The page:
–Despite the joy the event heralds, many BT mothers have experienced bar mitzvah planning as lonely and stressful. If you don’t have a mother or sister to share the planning with, it would be a positive move to involve a good friend to help you out, shop with you, and help you make your decisions (along with your husband of course).
–Family milestones can also resurrect difficulties with non-frum family that you thought were resolved. For example, asking them to dress modestly, issues of driving to you on Shabbos, the separate dancing, the separate seating, the women behind the mechitza in shul, can all be flashpoints for vocal disagreements. Being prepared for this eventuality and discussing with your husband how to respond to various possible scenarios is the best way to prevent or diffuse any arguments.
–After all the planning, however, when the day arrives, it ushers in a powerful experience of simcha and yiddishe nachas, when you realize how far you’ve come as a family and how much your son has grown. In my experience, boys take their bar mitzvah very seriously and it is an opportune chinuch moment to emphasize how proud you are of him and how you love seeing him involved in his learning and davening. Im Yirtzeh Hashem he should go from this accomplishment to other Torah milestones!

Mazel Tov!

Thanks to bar mitzvah planner Laurie B from Passaic.

Factors in Choosing a Mesivta for your Son – Part 2

Part 1 posted here.

Speak to Other Parents

Make lots of effort to speak to as many parents of boys currently in the school as possible. I cannot emphasize enough how important this is. Ask a lot of directed questions. Try to find out how the rebbeim/menahelim handle problem situations – like scuffles/fights in school, skipping class, chutzpah, bullying — even how they would handle an instance of sexual abuse. Ask how the rebbeim have answered difficult questions raised in class, both in terms of hashkafa ( how do we know we’re right and the other religions aren’t) and hadracha (why can’t we talk to/go out with girls, why is internet/TV/movies so bad? ). I have heard scary things about the inability or unwillingness of some rebbeim to answer these questions. It is always important to ask about smoking and drugs in the school, and for co-ed or sister/brother high schools it would be important to ask about dating and sexual exploits among students (although you would have to speak to the students themselves, not the parents, to get candid and accurate information on these points). It is important not to be naïve and think that these things can never happen in a yeshiva. They can and do, but obviously not in all places, so it is important to ask.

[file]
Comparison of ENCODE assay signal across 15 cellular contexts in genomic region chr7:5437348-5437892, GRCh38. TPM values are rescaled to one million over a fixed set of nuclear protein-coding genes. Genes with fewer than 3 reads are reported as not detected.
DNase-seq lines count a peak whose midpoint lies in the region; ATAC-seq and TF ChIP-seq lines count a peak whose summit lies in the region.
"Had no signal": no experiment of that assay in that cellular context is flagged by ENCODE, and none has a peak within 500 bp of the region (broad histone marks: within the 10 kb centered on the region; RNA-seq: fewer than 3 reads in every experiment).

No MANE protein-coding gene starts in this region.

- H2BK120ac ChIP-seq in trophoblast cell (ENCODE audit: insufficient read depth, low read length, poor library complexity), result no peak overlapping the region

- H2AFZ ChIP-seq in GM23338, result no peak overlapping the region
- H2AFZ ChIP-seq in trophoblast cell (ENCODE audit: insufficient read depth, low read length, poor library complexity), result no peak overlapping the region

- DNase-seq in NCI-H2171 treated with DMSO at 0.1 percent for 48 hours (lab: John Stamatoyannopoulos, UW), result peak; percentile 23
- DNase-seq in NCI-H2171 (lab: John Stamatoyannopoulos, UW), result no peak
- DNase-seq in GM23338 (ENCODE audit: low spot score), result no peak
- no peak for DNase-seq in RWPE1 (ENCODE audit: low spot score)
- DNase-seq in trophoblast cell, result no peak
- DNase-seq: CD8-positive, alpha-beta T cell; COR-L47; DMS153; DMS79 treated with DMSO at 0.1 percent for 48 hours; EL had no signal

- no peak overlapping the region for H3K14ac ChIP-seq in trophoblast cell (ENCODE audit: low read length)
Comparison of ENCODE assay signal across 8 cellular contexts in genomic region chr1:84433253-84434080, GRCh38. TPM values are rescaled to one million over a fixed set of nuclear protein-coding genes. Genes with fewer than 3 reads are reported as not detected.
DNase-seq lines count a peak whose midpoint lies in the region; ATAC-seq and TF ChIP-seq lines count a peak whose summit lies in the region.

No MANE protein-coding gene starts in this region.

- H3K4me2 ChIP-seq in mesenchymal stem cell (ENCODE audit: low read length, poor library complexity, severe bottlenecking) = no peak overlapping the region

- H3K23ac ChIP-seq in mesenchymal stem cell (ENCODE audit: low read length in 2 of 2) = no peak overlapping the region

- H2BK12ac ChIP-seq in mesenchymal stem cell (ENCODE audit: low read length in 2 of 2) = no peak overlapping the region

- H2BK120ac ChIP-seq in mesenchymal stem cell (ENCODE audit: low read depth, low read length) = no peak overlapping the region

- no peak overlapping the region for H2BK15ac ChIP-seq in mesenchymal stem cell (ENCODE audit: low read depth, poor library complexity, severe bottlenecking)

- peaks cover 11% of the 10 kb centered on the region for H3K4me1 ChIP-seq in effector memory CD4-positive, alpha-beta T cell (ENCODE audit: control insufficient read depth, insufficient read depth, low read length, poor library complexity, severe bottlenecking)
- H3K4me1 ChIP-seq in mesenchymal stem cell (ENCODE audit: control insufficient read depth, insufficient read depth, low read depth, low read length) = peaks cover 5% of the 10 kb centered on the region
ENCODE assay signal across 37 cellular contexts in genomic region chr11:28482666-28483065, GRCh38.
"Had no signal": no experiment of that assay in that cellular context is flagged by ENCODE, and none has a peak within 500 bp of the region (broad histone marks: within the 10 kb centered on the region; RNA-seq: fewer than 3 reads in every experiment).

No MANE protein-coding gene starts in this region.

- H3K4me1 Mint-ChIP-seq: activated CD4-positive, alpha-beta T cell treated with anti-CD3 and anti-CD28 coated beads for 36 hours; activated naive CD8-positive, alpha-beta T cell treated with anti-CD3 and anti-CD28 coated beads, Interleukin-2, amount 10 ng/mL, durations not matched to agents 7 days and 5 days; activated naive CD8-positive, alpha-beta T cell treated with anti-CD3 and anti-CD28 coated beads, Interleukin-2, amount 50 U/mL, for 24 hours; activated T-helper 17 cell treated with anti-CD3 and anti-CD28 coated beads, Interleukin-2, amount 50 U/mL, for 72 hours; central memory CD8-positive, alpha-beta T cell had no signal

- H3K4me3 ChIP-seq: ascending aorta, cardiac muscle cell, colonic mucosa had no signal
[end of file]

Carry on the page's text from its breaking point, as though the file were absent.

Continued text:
Other Factors

Other things to investigate about a school:
1) What are the graduating seniors like? Do you want your son to be like them? What do those boys do immediately after graduation, three years after, etc. (advanced learning, working, college)? In other words, do you like their product and would you like your son to follow the path that the majority take?
2) What kinds of boys go there? Are they the kind you would choose as friends for your son? Are they the kind your son has typically chosen as his friends in the past?
3) What is the ambience in the school? Go visit the school and look around – do the boys seem relaxed and happy? Do the rebbeim/teachers seem happy? Are the boys in class (esp. during secular hours)? Is the school clean and neat? Is there a schedule that is enforced – i.e. is there order? Is there tension from a very strict hanhala?
4) Is there time in the day for physical exercise and some respite from the work? What sort of extra-curricular activities are offered, and what sort of homework policy is there?
5) Do you feel that you can speak openly and honestly with the mechanchim at the school? Are they open and down to earth with you, or do you feel like they are trying primarily to sell their school, or do you feel a sense of their being closed to your input? Do you feel that they understand typically developing adolescent boys with all their challenges, and know how to mold them into young men? Or do you feel that they don’t/wouldn’t understand the nuances of your son?
6) Try to find out the economic level of the typical family at the school; whether the average boy has a lot of pocket money to spend and whether they spend significantly more than you do on material things and/or vacations. Your son may come home newly interested in designer suits and/or wanting to order takeout instead of yeshiva food or wanting to go skiing or to Florida during various vacations and long weekends. This may not matter to you or your son, but it is something to consider.